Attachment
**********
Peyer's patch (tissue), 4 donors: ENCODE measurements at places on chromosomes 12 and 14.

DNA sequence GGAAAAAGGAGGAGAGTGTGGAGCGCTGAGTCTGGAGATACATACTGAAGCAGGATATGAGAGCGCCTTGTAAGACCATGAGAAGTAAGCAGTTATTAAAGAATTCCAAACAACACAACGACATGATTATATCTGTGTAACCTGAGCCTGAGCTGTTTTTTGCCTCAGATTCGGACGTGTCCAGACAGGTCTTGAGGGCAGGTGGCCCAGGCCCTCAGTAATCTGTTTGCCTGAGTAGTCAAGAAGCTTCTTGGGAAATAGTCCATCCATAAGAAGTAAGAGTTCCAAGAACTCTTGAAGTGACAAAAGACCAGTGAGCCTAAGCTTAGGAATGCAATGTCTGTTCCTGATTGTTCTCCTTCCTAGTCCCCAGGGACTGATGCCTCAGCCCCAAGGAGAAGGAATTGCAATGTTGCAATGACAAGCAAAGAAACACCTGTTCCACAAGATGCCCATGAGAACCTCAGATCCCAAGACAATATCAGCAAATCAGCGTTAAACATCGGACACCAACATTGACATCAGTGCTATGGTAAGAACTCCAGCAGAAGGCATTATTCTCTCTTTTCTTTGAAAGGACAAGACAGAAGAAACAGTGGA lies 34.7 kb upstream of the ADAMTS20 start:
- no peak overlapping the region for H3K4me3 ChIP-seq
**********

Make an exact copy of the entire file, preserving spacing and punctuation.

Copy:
Peyer's patch (tissue), 4 donors: ENCODE measurements at places on chromosomes 12 and 14.

DNA sequence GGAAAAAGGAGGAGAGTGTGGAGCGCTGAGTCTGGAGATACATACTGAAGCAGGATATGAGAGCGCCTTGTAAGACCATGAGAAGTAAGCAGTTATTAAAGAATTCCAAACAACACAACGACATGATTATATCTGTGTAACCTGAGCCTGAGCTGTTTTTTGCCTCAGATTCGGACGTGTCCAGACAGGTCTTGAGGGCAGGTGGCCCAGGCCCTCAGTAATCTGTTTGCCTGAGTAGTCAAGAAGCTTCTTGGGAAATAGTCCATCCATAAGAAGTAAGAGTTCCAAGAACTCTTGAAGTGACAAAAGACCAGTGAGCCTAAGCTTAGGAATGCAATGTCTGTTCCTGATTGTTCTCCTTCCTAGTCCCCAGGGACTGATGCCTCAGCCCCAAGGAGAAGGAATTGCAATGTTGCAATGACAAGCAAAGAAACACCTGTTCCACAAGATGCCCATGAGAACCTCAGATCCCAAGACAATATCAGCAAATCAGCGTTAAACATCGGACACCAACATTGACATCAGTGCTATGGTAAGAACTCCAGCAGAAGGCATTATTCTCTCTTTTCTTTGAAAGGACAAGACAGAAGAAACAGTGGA lies 34.7 kb upstream of the ADAMTS20 start:
- no peak overlapping the region for H3K4me3 ChIP-seq